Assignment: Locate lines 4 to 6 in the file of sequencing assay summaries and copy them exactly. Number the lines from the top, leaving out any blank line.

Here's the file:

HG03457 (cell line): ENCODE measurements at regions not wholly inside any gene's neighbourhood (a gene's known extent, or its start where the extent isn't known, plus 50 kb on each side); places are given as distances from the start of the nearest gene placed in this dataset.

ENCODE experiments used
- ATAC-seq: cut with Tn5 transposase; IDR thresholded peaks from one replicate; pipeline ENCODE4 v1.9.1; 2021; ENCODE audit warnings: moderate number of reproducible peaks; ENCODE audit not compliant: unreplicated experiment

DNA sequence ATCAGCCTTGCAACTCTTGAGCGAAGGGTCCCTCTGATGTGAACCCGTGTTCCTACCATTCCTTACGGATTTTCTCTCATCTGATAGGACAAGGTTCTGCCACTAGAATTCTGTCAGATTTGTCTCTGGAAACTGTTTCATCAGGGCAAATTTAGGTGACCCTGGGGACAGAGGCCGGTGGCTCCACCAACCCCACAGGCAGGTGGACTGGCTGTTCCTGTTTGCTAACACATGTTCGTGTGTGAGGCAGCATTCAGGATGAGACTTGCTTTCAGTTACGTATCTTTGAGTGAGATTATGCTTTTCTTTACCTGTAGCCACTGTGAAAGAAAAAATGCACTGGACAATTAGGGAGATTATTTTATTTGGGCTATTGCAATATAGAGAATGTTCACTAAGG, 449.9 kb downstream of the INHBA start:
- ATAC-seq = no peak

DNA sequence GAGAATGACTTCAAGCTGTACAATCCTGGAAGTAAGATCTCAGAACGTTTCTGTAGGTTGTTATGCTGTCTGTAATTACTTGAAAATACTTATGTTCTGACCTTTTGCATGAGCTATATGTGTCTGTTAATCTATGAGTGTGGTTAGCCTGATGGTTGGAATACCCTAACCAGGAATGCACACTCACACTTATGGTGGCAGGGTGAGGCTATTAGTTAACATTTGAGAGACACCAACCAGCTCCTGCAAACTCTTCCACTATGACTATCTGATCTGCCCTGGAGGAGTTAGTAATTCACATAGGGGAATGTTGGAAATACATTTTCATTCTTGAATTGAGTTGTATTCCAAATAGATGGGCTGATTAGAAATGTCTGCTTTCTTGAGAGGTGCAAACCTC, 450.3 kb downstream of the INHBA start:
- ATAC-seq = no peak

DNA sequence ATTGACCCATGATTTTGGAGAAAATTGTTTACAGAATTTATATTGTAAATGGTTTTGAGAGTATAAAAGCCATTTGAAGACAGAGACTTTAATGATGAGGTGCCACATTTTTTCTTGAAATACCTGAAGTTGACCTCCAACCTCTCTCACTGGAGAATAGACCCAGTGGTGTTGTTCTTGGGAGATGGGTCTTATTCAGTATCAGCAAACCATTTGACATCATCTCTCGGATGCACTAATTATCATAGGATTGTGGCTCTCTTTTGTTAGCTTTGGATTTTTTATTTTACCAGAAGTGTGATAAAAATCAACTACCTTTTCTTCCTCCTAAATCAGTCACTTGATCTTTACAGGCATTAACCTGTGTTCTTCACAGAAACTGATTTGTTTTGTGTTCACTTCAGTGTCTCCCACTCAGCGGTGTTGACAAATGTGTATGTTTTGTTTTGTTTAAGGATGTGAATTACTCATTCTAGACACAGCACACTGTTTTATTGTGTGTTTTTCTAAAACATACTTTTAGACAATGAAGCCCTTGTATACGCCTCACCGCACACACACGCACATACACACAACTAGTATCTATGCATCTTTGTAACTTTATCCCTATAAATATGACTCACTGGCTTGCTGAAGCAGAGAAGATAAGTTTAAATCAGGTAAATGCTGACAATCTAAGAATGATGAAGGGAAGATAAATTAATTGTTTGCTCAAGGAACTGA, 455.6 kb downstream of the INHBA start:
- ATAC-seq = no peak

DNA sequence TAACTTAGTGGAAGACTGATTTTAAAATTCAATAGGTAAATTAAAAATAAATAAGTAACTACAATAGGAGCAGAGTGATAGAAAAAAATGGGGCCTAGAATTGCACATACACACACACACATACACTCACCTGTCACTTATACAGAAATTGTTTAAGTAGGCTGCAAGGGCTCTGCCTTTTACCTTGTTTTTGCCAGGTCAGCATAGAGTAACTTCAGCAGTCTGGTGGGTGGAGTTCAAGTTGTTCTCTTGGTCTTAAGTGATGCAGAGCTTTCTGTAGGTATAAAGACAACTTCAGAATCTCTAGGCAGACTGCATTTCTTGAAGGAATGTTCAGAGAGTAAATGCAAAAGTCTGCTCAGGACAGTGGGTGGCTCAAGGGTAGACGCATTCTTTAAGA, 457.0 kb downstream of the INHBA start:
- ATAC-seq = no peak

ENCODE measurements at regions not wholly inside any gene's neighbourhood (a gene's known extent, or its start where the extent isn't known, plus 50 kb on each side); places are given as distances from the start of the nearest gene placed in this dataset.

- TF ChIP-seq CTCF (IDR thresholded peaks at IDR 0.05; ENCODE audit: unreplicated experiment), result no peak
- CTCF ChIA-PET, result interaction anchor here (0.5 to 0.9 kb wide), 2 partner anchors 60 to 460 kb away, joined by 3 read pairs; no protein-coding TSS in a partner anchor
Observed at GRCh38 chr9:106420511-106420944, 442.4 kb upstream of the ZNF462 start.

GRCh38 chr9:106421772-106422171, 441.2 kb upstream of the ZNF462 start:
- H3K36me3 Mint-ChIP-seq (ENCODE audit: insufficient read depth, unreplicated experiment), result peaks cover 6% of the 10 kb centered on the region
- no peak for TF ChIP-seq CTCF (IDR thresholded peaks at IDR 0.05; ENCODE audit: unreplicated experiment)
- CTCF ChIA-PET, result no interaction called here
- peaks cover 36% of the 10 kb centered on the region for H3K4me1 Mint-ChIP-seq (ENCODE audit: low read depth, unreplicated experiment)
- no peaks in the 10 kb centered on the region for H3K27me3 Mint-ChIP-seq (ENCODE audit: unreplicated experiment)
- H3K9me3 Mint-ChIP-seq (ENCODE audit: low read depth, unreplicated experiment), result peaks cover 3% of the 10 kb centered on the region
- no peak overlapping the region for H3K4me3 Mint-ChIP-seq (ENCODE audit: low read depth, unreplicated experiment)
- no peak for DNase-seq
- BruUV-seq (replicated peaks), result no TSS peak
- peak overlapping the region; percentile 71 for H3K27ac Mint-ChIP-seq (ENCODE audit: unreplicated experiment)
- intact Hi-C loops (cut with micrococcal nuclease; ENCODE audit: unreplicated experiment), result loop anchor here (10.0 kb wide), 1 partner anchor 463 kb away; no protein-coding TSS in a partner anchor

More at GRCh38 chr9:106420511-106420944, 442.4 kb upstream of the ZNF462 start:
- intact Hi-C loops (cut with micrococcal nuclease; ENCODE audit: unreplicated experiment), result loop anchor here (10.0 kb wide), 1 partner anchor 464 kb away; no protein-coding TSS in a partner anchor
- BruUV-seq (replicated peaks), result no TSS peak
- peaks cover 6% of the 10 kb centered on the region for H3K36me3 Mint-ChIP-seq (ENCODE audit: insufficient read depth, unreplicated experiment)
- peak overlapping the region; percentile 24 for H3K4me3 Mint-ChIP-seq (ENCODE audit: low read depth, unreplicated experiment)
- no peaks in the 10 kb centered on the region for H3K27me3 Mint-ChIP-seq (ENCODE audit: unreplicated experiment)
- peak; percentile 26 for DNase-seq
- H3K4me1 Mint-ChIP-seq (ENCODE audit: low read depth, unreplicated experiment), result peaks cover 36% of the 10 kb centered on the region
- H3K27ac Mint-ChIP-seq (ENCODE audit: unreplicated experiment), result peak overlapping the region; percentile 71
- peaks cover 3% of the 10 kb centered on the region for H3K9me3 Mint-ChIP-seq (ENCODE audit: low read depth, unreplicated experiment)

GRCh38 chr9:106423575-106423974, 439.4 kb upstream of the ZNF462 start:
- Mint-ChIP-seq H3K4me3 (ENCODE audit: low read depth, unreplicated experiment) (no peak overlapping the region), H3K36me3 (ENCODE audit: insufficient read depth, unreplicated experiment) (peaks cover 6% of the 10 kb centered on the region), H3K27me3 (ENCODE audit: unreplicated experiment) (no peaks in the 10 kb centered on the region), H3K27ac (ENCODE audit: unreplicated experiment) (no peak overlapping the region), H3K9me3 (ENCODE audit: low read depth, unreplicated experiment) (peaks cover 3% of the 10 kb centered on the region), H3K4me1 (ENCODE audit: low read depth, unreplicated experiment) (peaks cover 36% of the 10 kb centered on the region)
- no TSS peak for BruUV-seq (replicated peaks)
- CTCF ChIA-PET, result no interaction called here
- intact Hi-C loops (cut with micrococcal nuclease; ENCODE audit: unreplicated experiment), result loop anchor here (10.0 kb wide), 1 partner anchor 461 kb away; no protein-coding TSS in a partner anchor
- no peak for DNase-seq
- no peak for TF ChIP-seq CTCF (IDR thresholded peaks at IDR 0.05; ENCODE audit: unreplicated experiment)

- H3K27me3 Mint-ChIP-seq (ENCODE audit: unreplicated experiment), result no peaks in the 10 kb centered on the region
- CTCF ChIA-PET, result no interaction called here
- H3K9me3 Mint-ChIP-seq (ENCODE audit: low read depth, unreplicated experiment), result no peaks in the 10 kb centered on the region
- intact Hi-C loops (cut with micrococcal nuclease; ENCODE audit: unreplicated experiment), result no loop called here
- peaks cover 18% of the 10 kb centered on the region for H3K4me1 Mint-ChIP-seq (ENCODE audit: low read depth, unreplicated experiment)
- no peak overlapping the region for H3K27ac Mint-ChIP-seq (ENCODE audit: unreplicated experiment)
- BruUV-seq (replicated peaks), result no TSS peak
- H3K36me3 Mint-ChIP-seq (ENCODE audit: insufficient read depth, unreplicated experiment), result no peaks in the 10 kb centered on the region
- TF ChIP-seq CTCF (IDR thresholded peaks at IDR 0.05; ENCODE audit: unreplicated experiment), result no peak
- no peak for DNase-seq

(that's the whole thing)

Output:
DNA sequence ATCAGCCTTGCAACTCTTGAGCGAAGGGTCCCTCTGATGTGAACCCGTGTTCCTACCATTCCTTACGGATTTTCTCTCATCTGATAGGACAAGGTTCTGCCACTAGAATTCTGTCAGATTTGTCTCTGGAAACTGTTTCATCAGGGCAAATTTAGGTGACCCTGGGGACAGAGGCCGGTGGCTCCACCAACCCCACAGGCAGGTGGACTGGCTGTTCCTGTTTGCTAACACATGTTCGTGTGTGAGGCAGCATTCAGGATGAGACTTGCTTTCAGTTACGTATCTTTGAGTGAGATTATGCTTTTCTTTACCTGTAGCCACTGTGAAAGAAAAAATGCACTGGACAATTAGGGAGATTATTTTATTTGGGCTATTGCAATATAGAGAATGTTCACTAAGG, 449.9 kb downstream of the INHBA start:
- ATAC-seq = no peak

DNA sequence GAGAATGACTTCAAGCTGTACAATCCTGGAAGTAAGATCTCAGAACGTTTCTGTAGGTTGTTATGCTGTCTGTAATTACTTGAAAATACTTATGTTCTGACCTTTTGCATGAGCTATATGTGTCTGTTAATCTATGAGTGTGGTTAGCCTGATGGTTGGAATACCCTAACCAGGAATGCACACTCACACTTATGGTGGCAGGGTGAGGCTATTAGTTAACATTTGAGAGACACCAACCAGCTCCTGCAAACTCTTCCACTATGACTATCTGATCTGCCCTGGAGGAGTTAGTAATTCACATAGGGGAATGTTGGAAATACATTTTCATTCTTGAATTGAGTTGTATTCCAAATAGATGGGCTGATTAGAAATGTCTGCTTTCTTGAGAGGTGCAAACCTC, 450.3 kb downstream of the INHBA start: